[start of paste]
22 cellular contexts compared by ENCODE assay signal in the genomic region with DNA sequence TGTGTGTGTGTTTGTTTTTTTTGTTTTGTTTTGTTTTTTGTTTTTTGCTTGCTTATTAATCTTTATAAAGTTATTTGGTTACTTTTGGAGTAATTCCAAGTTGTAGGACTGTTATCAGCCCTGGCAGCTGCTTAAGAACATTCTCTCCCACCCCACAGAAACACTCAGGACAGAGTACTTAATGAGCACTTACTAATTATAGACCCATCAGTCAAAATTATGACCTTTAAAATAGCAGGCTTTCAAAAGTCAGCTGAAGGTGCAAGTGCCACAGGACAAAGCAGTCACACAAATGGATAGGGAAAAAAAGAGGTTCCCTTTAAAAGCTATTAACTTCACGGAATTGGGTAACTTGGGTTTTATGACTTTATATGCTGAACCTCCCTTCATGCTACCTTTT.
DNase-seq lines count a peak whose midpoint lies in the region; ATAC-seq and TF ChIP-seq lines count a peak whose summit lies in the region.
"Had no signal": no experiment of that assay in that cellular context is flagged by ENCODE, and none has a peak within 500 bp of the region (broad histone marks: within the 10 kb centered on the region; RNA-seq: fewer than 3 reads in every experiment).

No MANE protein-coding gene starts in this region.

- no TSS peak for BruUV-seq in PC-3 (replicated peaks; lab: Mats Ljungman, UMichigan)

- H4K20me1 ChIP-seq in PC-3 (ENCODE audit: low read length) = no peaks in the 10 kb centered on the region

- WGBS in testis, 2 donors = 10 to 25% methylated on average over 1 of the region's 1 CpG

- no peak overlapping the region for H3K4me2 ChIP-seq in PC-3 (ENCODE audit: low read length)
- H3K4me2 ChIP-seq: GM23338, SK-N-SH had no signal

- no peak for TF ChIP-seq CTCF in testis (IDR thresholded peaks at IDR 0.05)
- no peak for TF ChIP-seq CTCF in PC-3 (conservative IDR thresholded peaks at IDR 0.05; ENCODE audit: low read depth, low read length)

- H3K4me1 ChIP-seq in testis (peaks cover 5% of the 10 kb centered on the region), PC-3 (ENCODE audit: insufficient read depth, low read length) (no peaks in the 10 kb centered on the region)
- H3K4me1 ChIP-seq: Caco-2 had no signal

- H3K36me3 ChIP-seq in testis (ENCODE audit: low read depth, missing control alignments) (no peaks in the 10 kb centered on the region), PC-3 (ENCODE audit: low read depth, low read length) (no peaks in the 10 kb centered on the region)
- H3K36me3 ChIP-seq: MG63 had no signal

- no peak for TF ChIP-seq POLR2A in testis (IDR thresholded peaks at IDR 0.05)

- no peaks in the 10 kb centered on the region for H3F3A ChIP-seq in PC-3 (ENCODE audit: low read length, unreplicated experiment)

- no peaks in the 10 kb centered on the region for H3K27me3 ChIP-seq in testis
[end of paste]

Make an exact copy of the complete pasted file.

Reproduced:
22 cellular contexts compared by ENCODE assay signal in the genomic region with DNA sequence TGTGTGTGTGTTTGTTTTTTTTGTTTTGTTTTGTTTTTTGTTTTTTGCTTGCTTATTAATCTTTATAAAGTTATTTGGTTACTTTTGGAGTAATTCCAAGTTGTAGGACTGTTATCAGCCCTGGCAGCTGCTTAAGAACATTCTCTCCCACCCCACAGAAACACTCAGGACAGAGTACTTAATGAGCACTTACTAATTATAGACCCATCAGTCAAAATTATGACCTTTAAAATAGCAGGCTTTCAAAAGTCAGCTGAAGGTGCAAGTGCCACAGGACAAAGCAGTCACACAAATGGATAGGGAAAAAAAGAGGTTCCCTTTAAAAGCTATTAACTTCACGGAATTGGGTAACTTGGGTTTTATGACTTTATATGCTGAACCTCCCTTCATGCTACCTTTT.
DNase-seq lines count a peak whose midpoint lies in the region; ATAC-seq and TF ChIP-seq lines count a peak whose summit lies in the region.
"Had no signal": no experiment of that assay in that cellular context is flagged by ENCODE, and none has a peak within 500 bp of the region (broad histone marks: within the 10 kb centered on the region; RNA-seq: fewer than 3 reads in every experiment).

No MANE protein-coding gene starts in this region.

- no TSS peak for BruUV-seq in PC-3 (replicated peaks; lab: Mats Ljungman, UMichigan)

- H4K20me1 ChIP-seq in PC-3 (ENCODE audit: low read length) = no peaks in the 10 kb centered on the region

- WGBS in testis, 2 donors = 10 to 25% methylated on average over 1 of the region's 1 CpG

- no peak overlapping the region for H3K4me2 ChIP-seq in PC-3 (ENCODE audit: low read length)
- H3K4me2 ChIP-seq: GM23338, SK-N-SH had no signal

- no peak for TF ChIP-seq CTCF in testis (IDR thresholded peaks at IDR 0.05)
- no peak for TF ChIP-seq CTCF in PC-3 (conservative IDR thresholded peaks at IDR 0.05; ENCODE audit: low read depth, low read length)

- H3K4me1 ChIP-seq in testis (peaks cover 5% of the 10 kb centered on the region), PC-3 (ENCODE audit: insufficient read depth, low read length) (no peaks in the 10 kb centered on the region)
- H3K4me1 ChIP-seq: Caco-2 had no signal

- H3K36me3 ChIP-seq in testis (ENCODE audit: low read depth, missing control alignments) (no peaks in the 10 kb centered on the region), PC-3 (ENCODE audit: low read depth, low read length) (no peaks in the 10 kb centered on the region)
- H3K36me3 ChIP-seq: MG63 had no signal

- no peak for TF ChIP-seq POLR2A in testis (IDR thresholded peaks at IDR 0.05)

- no peaks in the 10 kb centered on the region for H3F3A ChIP-seq in PC-3 (ENCODE audit: low read length, unreplicated experiment)

- no peaks in the 10 kb centered on the region for H3K27me3 ChIP-seq in testis